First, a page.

Adobe has provided a workaround for an issue in its Reader and Acrobat software that could let PDFs be used to spread malicious software.
In March, security researchers discovered a feature in the software could be used to trick people into running an embedded executable program in a PDF. Malicious software could be installed on the victim's PC without an attacker exploiting any vulnerability on the system.
On Tuesday, Adobe product manager Steve Gottwals outlined the workaround in a blog post. Sysadmins can alter a registry setting on Windows, or grey out a PDF preference, to stop users turning on the /Launch capability, which is the exploitable feature, he said.
In addition, Adobe is evaluating the best way to allow admins and users to mitigate the problem. This could be pushed out in a product update, according to Gottwals.
"We are currently researching the best approach for this functionality in Adobe Reader and Acrobat, which we could conceivably make available during one of the regularly scheduled quarterly product updates," said Gottwals.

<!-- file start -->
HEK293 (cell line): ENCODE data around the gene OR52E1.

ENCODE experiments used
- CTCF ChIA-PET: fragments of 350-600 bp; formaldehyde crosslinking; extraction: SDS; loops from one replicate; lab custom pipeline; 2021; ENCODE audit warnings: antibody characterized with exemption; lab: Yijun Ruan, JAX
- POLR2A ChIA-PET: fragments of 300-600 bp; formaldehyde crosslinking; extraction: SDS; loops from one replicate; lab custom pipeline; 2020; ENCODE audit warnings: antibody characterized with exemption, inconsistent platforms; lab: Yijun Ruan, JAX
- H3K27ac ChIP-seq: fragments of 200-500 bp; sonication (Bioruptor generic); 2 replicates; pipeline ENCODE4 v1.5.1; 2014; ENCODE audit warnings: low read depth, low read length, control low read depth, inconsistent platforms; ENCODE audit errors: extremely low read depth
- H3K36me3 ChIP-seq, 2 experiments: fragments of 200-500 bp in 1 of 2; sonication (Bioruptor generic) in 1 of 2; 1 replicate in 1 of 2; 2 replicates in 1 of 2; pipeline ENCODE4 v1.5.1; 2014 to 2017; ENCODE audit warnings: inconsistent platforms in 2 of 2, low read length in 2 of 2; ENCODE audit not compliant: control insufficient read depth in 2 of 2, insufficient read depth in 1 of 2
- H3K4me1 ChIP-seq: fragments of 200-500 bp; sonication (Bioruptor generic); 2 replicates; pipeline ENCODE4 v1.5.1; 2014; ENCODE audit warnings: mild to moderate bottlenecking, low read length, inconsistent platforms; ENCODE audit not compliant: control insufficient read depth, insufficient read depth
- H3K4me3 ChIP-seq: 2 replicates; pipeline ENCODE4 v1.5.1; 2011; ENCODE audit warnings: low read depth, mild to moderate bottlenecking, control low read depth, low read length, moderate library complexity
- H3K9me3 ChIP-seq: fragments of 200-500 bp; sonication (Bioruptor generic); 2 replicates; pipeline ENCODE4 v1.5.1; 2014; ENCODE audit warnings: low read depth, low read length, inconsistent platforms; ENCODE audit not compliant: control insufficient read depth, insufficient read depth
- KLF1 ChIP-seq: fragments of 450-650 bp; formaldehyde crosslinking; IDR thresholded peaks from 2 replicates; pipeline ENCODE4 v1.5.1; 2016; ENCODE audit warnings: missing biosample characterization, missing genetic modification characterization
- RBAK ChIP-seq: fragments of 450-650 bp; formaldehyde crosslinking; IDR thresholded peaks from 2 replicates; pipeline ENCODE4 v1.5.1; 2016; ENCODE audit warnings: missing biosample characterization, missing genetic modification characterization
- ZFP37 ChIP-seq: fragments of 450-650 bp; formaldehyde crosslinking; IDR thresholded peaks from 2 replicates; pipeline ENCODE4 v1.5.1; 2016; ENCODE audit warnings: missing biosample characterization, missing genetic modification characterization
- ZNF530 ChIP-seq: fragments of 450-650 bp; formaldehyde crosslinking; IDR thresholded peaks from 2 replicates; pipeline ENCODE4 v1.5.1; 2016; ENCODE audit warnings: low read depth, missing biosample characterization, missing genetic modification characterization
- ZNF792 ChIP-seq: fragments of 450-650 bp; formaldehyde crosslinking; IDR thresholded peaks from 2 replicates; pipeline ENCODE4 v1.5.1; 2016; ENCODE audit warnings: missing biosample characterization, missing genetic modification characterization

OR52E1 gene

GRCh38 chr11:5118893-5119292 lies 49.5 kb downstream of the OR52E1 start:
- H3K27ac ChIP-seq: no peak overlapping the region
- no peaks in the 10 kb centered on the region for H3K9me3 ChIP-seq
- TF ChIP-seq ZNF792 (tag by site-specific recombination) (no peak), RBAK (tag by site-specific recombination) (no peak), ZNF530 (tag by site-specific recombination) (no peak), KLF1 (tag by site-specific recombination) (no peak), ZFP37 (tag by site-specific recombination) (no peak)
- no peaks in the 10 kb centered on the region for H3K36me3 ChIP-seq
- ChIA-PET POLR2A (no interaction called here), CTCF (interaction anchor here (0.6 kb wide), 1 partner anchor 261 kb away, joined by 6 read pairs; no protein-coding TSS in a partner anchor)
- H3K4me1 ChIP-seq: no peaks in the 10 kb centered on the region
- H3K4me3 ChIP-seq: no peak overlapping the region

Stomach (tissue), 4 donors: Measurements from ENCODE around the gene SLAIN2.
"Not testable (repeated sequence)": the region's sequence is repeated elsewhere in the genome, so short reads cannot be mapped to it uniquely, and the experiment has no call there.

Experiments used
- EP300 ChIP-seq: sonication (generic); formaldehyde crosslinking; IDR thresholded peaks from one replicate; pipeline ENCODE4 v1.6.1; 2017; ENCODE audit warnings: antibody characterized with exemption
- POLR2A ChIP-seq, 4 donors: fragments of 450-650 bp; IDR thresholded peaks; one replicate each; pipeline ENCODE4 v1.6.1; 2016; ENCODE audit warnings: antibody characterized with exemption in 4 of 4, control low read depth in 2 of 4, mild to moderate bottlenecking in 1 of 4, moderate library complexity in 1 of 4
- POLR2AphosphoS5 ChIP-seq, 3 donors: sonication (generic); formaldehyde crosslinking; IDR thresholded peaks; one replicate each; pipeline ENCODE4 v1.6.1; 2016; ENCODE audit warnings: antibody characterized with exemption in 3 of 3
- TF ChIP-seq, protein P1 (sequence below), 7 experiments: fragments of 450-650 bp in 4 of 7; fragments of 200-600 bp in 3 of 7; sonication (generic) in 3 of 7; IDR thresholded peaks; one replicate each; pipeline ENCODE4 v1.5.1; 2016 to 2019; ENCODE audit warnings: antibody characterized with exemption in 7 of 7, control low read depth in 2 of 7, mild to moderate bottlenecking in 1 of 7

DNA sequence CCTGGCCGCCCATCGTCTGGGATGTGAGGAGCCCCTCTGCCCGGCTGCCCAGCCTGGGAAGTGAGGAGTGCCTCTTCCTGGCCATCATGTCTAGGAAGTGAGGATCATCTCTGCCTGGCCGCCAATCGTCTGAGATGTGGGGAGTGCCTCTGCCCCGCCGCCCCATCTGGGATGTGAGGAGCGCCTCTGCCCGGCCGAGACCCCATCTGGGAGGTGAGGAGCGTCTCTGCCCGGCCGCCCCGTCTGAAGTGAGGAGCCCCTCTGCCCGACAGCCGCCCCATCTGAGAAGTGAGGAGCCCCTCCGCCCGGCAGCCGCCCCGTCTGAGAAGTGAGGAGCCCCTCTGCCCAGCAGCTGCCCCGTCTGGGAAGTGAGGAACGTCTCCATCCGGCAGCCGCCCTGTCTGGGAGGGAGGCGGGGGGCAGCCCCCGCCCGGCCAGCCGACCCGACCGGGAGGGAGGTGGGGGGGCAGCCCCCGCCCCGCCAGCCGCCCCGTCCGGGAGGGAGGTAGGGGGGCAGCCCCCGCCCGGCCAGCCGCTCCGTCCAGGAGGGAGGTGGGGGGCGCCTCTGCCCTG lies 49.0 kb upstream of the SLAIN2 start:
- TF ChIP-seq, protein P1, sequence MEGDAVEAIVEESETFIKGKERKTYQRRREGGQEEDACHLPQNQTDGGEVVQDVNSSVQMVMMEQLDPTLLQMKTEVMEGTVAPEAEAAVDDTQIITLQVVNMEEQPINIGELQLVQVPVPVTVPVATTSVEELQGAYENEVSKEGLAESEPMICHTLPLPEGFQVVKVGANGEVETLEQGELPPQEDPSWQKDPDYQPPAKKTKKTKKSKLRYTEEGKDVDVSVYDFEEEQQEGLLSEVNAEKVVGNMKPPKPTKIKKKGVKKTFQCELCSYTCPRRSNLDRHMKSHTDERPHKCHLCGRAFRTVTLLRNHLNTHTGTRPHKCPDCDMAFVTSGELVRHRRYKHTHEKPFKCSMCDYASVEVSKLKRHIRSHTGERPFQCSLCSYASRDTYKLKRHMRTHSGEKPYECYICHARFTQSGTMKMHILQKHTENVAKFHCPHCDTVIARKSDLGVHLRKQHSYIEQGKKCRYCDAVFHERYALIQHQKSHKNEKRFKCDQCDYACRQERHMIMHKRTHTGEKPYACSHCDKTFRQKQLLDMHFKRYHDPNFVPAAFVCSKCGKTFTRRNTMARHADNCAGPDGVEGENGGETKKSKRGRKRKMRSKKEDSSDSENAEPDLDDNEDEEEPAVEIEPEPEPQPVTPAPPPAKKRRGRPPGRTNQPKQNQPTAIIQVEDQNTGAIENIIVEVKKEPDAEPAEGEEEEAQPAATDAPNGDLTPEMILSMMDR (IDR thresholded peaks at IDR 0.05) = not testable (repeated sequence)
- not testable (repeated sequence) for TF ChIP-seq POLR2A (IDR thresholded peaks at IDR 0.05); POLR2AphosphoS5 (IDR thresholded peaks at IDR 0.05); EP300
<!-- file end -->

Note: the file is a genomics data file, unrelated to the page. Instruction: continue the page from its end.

The PDF hack was made public by security researcher Didier Stevens. Stevens showed how an attacker could use the launch function triggered by opening a PDF. While Adobe Reader launches a dialog box to ask for user approval to run the executable, the message in the dialog box can be manipulated look like an innocuous message and so to fool users into starting the program, wrote Stevens in a blog post.
The proof-of-concept attack demonstrated by Stevens also works with Foxit Reader, an alternative to Adobe Reader. However, Foxit does not pop up the dialog box.